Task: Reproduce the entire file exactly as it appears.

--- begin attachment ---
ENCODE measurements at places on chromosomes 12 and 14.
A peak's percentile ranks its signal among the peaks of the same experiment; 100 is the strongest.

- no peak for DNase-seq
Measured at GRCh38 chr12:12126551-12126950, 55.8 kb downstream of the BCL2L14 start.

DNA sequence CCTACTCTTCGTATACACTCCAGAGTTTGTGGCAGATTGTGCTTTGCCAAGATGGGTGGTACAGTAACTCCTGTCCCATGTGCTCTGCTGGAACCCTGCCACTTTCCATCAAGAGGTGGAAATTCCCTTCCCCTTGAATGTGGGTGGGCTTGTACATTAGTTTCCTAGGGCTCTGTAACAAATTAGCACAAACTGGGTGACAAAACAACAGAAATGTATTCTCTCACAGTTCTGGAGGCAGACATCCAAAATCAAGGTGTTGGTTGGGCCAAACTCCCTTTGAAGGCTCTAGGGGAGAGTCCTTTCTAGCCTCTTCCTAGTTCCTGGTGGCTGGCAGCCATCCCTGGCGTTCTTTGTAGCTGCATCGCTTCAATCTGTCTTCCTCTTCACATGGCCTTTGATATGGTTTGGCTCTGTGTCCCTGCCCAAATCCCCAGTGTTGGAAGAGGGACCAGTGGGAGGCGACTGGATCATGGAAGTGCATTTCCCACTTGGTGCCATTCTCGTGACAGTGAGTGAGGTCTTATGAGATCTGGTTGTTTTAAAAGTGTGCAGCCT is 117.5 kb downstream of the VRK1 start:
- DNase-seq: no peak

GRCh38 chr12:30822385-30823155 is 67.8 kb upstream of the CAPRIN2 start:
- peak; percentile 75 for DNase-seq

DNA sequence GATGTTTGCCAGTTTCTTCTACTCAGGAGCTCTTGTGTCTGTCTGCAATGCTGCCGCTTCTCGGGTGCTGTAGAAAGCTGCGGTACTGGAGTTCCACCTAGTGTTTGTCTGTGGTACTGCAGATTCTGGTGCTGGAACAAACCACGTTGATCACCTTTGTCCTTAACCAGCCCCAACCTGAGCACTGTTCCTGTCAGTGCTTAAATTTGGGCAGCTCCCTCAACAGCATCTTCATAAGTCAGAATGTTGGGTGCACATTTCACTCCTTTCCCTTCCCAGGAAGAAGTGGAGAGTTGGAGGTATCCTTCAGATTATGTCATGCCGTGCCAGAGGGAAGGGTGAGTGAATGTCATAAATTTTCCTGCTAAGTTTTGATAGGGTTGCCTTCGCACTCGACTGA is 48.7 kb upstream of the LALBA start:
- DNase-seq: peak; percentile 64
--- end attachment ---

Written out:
ENCODE measurements at places on chromosomes 12 and 14.
A peak's percentile ranks its signal among the peaks of the same experiment; 100 is the strongest.

- no peak for DNase-seq
Measured at GRCh38 chr12:12126551-12126950, 55.8 kb downstream of the BCL2L14 start.

DNA sequence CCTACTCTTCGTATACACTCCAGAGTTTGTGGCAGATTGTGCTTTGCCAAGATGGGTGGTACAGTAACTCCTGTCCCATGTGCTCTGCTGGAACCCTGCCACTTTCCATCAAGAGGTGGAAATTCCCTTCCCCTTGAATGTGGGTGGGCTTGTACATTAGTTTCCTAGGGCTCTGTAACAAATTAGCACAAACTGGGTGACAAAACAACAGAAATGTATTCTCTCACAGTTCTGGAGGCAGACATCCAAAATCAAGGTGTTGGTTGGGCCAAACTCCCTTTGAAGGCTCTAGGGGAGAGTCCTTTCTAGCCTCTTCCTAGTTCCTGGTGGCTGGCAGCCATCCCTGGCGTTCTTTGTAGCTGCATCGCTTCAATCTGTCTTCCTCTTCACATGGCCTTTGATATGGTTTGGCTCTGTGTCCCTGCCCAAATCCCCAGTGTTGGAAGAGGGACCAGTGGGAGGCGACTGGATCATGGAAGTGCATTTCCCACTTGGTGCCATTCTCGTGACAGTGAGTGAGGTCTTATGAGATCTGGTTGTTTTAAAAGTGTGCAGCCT is 117.5 kb downstream of the VRK1 start:
- DNase-seq: no peak

GRCh38 chr12:30822385-30823155 is 67.8 kb upstream of the CAPRIN2 start:
- peak; percentile 75 for DNase-seq

DNA sequence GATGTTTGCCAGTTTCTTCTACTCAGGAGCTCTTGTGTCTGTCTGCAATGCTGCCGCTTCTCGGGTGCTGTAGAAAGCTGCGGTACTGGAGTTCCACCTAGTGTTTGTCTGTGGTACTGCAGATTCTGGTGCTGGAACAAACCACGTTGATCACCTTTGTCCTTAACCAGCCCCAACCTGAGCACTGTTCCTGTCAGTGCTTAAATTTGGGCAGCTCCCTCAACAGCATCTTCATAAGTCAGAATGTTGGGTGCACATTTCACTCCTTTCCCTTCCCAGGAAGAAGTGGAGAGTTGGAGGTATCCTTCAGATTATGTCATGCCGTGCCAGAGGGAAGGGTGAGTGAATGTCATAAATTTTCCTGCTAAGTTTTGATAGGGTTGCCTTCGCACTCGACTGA is 48.7 kb upstream of the LALBA start:
- DNase-seq: peak; percentile 64